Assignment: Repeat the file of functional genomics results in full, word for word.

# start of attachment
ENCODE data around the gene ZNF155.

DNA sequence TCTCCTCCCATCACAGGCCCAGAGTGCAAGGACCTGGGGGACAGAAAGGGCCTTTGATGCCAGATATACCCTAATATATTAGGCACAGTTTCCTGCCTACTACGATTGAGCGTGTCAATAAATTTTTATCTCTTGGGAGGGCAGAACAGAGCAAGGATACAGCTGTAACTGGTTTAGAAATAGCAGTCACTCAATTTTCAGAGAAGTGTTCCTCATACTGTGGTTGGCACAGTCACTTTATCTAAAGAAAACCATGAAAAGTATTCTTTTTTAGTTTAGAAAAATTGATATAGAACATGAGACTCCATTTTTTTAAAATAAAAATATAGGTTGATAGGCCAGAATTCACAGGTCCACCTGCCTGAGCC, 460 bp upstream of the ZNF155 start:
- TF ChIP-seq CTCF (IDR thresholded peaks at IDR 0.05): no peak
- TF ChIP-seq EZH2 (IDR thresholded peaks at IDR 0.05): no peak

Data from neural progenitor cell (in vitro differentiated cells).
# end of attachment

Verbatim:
ENCODE data around the gene ZNF155.

DNA sequence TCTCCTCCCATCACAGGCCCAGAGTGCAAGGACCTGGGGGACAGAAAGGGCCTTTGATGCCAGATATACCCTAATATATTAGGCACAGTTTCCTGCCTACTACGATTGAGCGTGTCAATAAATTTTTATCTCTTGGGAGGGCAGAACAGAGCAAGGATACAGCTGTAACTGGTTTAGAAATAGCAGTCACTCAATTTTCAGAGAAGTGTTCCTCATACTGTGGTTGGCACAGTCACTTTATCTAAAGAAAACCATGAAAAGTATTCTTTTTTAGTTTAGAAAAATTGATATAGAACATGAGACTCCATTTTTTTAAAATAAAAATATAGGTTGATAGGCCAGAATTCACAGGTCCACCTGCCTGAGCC, 460 bp upstream of the ZNF155 start:
- TF ChIP-seq CTCF (IDR thresholded peaks at IDR 0.05): no peak
- TF ChIP-seq EZH2 (IDR thresholded peaks at IDR 0.05): no peak

Data from neural progenitor cell (in vitro differentiated cells).